Performance “by a farmer” generally.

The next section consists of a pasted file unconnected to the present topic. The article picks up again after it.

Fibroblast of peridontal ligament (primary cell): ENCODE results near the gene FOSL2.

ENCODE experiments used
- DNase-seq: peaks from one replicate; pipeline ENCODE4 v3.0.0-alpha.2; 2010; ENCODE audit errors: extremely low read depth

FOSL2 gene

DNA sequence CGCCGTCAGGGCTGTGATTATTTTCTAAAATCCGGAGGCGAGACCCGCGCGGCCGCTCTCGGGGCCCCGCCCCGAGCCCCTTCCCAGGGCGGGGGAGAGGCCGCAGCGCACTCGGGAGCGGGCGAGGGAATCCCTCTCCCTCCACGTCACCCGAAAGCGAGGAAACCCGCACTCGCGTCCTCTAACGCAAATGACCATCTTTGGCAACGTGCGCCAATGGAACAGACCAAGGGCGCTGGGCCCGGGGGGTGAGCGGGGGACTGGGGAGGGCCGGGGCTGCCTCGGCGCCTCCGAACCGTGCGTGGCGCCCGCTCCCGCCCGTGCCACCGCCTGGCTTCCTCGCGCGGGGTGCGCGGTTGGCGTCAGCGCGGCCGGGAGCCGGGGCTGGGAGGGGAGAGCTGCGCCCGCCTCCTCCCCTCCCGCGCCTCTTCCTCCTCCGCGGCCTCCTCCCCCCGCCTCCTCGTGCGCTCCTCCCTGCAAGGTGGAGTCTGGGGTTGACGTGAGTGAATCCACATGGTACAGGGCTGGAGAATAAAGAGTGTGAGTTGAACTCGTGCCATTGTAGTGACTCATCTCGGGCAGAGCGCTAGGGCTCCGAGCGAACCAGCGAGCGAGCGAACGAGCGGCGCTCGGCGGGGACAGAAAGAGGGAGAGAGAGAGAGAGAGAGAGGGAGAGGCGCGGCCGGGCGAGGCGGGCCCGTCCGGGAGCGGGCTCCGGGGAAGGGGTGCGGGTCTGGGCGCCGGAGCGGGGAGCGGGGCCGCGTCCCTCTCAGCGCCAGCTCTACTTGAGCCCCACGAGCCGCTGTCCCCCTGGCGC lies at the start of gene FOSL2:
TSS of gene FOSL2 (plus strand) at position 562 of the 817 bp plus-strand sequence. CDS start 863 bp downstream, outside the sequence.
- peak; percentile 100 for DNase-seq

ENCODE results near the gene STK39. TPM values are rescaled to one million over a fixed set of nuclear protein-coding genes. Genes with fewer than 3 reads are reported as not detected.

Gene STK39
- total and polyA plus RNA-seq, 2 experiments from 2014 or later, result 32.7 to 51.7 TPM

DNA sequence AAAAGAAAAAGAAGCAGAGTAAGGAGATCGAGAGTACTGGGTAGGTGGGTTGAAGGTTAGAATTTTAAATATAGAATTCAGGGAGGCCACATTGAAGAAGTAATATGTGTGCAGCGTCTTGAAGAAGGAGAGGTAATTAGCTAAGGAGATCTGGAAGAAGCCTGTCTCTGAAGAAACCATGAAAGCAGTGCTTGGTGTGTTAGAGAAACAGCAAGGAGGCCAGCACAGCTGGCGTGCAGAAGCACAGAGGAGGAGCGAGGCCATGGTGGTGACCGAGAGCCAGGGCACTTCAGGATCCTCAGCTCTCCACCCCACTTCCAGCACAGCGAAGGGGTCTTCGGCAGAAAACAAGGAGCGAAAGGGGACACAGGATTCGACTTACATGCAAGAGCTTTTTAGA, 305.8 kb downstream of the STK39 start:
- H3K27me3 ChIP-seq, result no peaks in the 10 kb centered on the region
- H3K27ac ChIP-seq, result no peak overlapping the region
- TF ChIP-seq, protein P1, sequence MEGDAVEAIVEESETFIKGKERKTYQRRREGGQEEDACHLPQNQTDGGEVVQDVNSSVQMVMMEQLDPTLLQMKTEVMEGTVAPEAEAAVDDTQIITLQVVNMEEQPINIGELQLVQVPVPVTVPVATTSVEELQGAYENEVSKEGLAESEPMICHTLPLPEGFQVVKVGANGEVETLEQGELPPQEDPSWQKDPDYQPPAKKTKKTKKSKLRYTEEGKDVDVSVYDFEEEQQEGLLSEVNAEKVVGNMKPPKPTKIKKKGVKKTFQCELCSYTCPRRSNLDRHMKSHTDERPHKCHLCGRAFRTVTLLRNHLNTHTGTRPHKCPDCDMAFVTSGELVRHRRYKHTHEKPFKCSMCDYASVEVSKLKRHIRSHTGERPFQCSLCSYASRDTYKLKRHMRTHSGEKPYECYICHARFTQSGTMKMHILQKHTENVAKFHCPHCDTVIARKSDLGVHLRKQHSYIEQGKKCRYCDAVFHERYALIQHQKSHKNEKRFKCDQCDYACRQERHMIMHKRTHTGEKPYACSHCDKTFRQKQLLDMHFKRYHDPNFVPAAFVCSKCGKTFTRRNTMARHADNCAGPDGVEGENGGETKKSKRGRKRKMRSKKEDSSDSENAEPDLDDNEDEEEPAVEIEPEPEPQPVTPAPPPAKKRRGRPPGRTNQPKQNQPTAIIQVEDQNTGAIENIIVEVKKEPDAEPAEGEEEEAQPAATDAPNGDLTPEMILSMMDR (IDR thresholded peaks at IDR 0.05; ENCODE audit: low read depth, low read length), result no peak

Among other things, a practice must be performed by a farmer or on a farm in order to come within the secondary portion of the definition of “agriculture.” No precise lines can be drawn which will serve to delimit the term “farmer” in all cases. Essentially, however, the term is an occupational title and the employer must be engaged in activities of a type and to the extent that the person ordinarily regarded as a “farmer” is engaged in order to qualify for the title. If this test is met, it is immaterial for what purpose he engages in farming or whether farming is his sole occupation. Thus, an employer's status as a “farmer” is not altered by the fact that his only purpose is to obtain products useful to him in a non-farming enterprise which he conducts. For example, an employer engaged in raising nursery stock is a “farmer” for purposes of section 3(f) even though his purpose is to supply goods for a separate establishment where he engages in the retail distribution of nursery products. The term “farmer” as used in section 3(f) is not confined to individual persons. Thus an association, a partnership, or a corporation which engages in actual farming operations may be a “farmer” (see Mitchell v. Budd, 350 U.S. 473). This is so even where it operates “what might be called the agricultural analogue of the modern industrial assembly line” (Maneja v. Waialua, 349 U.S. 254).